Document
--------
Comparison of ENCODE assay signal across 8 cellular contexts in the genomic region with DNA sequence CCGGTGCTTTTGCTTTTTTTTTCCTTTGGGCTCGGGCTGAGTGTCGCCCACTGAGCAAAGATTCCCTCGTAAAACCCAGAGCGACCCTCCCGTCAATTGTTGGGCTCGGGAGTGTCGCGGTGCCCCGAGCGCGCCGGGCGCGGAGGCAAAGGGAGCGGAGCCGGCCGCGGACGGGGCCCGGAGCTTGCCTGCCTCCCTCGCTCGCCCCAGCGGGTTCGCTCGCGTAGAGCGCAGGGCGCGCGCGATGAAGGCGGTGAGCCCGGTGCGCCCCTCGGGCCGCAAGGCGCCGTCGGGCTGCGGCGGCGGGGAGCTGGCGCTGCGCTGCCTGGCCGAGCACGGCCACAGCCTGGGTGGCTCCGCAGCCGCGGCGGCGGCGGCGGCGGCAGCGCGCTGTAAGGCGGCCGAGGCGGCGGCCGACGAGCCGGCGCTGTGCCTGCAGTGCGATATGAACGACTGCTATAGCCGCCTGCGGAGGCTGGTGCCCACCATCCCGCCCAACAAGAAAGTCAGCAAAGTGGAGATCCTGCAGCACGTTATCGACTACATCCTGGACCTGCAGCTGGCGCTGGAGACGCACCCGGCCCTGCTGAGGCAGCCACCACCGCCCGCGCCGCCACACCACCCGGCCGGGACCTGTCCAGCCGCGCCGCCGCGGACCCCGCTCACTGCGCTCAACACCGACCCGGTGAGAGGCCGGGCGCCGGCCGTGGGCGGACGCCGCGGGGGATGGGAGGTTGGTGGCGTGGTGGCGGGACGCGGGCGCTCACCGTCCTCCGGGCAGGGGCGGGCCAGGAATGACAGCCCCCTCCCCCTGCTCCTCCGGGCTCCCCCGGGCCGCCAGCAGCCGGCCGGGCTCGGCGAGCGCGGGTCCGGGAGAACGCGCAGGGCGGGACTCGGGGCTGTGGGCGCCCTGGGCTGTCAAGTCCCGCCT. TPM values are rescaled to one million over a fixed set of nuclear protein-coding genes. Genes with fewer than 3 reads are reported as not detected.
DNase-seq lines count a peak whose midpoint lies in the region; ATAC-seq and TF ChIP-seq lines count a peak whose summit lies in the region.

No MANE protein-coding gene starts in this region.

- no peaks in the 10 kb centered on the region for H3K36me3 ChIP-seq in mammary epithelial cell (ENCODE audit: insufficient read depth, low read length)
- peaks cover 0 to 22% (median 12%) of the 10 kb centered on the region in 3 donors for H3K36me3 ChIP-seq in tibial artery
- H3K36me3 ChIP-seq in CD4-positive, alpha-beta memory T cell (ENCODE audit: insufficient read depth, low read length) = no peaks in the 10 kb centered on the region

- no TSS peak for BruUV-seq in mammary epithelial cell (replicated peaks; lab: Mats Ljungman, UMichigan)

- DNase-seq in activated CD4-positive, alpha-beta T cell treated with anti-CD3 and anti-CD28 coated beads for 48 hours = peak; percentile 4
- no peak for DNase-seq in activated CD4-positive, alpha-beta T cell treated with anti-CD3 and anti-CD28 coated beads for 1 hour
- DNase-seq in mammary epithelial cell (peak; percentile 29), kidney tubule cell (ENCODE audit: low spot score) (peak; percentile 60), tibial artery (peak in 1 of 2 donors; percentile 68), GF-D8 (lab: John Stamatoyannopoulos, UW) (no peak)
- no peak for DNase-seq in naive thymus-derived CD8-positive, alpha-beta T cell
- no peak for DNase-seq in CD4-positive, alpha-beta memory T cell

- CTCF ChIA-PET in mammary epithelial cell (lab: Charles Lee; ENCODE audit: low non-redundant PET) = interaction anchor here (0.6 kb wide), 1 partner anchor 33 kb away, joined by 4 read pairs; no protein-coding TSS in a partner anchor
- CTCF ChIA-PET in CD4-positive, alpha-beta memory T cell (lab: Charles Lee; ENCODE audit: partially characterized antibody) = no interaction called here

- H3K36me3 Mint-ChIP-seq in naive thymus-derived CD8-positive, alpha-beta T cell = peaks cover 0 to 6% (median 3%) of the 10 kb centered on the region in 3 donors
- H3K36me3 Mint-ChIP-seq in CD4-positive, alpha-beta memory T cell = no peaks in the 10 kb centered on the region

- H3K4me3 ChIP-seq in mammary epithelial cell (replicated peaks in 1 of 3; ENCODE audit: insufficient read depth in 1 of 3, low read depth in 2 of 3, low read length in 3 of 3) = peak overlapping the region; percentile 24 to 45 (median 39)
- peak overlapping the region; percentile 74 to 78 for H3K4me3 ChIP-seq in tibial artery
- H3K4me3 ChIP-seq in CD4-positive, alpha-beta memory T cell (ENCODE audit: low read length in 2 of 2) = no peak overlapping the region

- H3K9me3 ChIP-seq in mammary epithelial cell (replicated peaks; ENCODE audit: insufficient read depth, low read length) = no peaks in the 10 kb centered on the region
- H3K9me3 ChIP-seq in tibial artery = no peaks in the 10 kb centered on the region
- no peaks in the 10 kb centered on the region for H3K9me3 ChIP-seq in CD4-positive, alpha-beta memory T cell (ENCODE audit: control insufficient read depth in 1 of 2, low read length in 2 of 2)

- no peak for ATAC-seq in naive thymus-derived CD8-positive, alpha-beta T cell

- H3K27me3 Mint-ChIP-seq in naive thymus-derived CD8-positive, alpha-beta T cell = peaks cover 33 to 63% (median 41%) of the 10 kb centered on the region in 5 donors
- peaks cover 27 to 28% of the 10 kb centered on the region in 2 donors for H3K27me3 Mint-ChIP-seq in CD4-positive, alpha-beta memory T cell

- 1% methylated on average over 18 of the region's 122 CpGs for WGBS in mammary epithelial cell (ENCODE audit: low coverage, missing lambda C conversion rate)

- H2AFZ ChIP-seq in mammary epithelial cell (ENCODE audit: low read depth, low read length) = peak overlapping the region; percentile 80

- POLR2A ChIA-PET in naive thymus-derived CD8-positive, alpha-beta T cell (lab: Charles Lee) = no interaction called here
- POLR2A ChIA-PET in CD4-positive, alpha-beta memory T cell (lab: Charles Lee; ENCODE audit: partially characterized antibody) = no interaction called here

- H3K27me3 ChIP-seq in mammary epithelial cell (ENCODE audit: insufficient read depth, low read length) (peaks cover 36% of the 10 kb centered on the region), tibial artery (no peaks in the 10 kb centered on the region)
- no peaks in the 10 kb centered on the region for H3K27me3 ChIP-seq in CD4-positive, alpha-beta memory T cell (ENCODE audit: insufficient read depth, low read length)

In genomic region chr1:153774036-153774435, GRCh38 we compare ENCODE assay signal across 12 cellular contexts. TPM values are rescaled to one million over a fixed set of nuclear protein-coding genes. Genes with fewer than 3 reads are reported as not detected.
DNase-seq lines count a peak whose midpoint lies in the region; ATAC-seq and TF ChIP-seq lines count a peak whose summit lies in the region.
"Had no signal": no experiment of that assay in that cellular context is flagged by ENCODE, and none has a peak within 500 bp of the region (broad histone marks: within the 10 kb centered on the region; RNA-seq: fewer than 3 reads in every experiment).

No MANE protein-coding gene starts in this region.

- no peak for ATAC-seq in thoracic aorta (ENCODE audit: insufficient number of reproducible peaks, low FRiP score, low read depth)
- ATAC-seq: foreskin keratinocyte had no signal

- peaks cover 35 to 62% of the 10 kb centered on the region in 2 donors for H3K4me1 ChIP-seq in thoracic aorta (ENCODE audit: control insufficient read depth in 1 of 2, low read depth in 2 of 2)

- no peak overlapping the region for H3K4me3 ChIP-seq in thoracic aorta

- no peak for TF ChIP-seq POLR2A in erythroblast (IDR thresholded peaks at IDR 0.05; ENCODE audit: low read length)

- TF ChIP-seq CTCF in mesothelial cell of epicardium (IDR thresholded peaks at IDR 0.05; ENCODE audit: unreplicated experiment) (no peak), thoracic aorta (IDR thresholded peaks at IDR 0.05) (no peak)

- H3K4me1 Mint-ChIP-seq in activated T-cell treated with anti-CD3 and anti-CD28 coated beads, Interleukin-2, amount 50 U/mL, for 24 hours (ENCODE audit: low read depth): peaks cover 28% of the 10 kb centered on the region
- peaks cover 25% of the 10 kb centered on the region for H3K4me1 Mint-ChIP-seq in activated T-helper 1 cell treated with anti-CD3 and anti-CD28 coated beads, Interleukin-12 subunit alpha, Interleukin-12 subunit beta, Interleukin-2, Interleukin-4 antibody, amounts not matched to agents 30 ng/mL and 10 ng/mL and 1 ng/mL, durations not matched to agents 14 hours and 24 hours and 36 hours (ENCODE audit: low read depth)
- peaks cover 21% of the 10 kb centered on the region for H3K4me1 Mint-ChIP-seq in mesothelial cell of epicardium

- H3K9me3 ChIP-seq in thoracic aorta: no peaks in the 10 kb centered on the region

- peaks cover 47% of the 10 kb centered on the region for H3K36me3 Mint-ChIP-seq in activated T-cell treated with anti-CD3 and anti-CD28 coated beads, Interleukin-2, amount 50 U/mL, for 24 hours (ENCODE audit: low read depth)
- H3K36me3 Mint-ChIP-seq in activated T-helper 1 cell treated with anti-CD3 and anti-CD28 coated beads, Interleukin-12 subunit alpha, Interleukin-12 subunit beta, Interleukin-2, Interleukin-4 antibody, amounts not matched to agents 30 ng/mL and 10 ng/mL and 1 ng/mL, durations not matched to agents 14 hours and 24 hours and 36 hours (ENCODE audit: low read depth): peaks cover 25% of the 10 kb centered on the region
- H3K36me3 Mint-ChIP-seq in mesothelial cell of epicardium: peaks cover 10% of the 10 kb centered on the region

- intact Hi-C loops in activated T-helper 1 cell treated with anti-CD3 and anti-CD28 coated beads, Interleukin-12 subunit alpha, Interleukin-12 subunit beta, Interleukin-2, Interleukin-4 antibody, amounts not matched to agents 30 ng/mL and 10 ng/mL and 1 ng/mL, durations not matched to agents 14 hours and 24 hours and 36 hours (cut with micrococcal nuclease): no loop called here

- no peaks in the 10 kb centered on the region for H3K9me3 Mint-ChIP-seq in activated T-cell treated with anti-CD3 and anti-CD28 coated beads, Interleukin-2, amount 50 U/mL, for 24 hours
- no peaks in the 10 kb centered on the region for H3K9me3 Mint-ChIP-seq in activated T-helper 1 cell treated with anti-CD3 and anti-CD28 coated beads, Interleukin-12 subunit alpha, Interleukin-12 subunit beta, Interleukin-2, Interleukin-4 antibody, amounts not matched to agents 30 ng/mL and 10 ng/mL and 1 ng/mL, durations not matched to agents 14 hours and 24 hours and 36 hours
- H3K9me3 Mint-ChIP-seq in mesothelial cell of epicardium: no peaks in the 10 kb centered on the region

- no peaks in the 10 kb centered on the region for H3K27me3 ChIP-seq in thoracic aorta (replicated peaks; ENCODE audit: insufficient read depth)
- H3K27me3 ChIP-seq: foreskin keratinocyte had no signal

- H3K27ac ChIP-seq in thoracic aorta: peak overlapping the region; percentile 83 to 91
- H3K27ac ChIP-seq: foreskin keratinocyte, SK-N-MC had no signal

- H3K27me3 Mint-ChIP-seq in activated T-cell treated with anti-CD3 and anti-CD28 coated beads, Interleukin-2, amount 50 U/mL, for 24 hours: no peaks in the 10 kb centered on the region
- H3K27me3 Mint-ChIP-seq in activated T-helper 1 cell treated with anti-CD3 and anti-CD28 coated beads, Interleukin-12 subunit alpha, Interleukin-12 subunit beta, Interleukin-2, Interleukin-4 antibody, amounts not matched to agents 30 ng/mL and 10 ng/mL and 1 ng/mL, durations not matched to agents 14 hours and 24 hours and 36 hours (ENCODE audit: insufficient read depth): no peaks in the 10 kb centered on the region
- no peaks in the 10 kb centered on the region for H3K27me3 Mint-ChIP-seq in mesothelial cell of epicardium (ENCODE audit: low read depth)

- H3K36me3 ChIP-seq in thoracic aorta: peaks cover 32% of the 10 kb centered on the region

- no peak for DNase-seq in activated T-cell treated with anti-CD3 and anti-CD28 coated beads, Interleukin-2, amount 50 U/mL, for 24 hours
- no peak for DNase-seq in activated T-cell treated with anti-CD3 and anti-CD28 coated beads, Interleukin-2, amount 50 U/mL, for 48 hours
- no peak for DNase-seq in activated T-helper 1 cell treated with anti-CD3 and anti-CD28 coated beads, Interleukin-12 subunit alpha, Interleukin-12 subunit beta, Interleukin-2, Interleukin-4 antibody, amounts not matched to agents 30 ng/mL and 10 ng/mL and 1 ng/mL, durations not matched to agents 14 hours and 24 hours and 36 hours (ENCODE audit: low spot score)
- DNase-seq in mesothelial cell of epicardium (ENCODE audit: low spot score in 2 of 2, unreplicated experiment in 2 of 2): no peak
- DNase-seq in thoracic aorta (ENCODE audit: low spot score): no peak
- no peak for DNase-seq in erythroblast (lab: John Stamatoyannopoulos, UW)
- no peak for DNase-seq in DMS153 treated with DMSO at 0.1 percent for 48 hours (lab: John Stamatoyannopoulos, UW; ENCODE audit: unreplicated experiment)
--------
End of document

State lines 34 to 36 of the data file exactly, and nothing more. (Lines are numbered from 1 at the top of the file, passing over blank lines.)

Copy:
"Had no signal": no experiment of that assay in that cellular context is flagged by ENCODE, and none has a peak within 500 bp of the region (broad histone marks: within the 10 kb centered on the region; RNA-seq: fewer than 3 reads in every experiment).

No MANE protein-coding gene starts in this region.

- no peak for ATAC-seq in thoracic aorta (ENCODE audit: insufficient number of reproducible peaks, low FRiP score, low read depth)